Holy Rule for Feb. 1
Prayers for Jason and his family, many troubles and now child protective service agency is involved.
Prayers for the eternal rest of the following, for all their families and all who mourn them:
John, father of Archbishop Paul Coakley
the father of Fr. Tom Kennedy
Lord, help us all as You know and will. God's will is best. All is mercy and
grace. God is never absent, praise Him! Thanks so much. JL
February 1, June 2, October 2
Chapter 7: On Humility
The fourth degree of humility
is that he hold fast to patience with a silent mind
when in this obedience he meets with difficulties
and even any kind of injustice,
enduring all without growing weary or running away.
For the Scripture says,
"The one who perseveres to the end,
is the one who shall be saved" (Matt. 10:22);
"Let your heart take courage, and wait for the Lord" (Ps. 26:14)!
And to show how those who are faithful
ought to endure all things, however contrary, for the Lord,
the Scripture says in the person of the suffering,
"For Your sake we are put to death all the day long;
we are considered as sheep marked for slaughter" (Ps. 43:22; Rom.
Then, secure in their hope of a divine recompense,
they go on with joy to declare,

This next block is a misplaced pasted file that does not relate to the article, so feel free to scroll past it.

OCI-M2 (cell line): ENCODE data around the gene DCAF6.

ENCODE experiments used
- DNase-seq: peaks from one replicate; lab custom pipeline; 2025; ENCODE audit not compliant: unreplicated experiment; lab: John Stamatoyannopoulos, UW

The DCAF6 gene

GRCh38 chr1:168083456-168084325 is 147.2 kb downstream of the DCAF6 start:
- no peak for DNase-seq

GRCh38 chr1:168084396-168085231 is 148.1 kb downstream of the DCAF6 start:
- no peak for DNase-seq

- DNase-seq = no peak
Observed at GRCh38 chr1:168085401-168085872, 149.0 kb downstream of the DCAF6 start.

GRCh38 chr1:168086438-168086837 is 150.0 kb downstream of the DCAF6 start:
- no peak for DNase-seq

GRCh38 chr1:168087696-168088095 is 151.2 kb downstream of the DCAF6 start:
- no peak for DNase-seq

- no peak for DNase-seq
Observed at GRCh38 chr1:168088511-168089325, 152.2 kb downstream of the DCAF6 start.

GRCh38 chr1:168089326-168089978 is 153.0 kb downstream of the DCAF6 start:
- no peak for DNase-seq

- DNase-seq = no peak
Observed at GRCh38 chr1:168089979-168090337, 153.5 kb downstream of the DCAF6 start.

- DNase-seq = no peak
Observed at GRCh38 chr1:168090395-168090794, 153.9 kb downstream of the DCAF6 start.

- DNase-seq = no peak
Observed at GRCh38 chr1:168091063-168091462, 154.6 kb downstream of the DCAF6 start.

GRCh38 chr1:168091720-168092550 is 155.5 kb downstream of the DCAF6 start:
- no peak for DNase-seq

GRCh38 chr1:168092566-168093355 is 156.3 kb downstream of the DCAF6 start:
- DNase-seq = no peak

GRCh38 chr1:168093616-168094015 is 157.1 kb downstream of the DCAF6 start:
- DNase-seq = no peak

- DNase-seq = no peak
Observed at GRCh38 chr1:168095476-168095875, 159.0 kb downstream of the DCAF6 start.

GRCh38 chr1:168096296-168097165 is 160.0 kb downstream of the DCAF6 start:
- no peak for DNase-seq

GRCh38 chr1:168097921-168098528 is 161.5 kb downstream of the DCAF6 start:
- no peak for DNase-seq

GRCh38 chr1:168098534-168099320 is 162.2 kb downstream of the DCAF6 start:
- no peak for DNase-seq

"But in all these trials we conquer,
through Him who has granted us His love" (Rom. 8:37).
Again, in another place the Scripture says,
"You have tested us, O God;
You have tried us a silver is tried, by fire;
You have brought us into a snare;
You have laid afflictions on our back" (Matt. 5:39-41).
And to show that we ought to be under a Superior,
it goes on to say,
"You have set men over our heads" (Ps. 65:12).
Moreover, by their patience
those faithful ones fulfill the Lord's command
in adversities and injuries:
when struck on one cheek, they offer the other;
when deprived of their tunic, they surrender also their cloak;
when forced to go a mile, they go two;
with the Apostle Paul they bear with false brethren (2 Cor. 11:26)
and bless those who curse them (1 Cor. 4:12).
The awful trip here is the part about holding "fast to patience with
a silent mind." How on earth does one begin to do that? The trend in
consumerist Western society is pretty much to form people- no, let's
call them what consumerism does: "consumers"- in a mold that ALWAYS
listens to very noisy minds. That, after all, is the root of desire
and consumption (clever play on words there!) and profit. Nothing
else matters much to a consumerist society.
It's not surprising that living, moving and having our being in such
waters, we more or less acquire consumerist gills in order to
breathe. However, the Gospel itself and the Holy Rule tell
us that we must adopt a view which contradicts that of the secular
world. Learning to do this is neither easy nor fast.
The really hard thing here is that sometimes, even when we are right,
we have to put up and shut up, so to speak. The Rule speaks of
bearing injustice and false brethren. There are no qualifiers here
that say: "You may think it is unjust, but the truth is otherwise."
No, sometimes we must actually endure stuff that really is unjust,
endure people that truly are false. As one very wise old monk of
Pluscarden once said: "Some things will only be fixed by a cross in
the cemetery." That is frighteningly true. Some people, some